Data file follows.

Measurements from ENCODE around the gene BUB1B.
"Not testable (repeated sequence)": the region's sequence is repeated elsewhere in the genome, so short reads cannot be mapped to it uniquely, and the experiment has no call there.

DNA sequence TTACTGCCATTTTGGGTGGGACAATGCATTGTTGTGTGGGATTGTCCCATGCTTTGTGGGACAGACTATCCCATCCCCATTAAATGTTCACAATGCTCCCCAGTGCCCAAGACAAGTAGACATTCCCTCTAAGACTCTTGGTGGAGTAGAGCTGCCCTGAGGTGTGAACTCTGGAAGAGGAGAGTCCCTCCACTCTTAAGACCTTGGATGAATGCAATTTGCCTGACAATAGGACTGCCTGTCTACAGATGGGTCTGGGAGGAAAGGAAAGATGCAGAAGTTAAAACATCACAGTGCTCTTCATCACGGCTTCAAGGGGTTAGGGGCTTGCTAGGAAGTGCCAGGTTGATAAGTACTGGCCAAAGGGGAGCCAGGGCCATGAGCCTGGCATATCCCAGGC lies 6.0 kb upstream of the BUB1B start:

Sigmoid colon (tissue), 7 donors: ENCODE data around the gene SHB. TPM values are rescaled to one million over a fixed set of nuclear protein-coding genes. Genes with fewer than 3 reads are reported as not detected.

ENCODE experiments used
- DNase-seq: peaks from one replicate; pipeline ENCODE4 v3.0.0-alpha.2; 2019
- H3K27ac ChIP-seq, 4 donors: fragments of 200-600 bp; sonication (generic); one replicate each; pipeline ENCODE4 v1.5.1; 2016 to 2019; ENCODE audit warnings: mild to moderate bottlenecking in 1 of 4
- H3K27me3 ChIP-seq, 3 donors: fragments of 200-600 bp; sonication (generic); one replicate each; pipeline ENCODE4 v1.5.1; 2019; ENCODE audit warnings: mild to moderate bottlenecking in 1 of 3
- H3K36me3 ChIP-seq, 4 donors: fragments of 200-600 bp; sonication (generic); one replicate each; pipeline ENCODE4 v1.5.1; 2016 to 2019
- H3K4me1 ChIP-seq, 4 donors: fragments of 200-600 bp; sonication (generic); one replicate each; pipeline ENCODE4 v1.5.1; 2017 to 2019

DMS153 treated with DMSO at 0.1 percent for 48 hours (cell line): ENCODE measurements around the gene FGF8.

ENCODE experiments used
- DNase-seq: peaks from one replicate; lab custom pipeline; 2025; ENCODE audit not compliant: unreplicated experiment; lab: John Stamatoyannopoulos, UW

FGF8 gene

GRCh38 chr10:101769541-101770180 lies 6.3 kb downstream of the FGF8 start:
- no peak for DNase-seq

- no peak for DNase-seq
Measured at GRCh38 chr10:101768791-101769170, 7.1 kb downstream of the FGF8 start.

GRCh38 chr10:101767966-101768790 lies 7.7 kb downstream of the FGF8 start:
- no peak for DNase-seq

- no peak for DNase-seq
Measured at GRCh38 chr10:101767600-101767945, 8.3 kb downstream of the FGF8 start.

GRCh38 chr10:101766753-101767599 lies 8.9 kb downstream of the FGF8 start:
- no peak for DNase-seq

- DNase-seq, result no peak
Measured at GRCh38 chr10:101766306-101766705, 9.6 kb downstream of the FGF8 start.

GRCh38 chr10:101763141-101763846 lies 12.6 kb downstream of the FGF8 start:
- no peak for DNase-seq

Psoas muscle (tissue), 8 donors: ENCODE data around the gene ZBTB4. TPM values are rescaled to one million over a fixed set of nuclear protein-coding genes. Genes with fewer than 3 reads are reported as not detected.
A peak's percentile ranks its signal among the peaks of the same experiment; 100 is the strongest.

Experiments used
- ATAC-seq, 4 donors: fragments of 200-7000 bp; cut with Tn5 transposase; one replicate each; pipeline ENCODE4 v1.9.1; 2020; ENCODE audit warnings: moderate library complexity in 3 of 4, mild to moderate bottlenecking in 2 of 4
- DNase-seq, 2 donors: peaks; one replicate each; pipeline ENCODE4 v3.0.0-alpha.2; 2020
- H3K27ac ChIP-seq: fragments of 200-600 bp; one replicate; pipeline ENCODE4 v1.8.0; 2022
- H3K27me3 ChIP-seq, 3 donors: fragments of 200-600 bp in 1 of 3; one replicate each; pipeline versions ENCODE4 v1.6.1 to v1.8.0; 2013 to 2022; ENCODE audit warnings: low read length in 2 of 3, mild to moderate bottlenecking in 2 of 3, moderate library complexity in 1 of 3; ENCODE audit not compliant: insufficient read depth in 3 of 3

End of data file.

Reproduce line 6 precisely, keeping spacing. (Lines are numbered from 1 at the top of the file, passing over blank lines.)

- DNase-seq: peaks from one replicate; pipeline ENCODE4 v3.0.0-alpha.2; 2019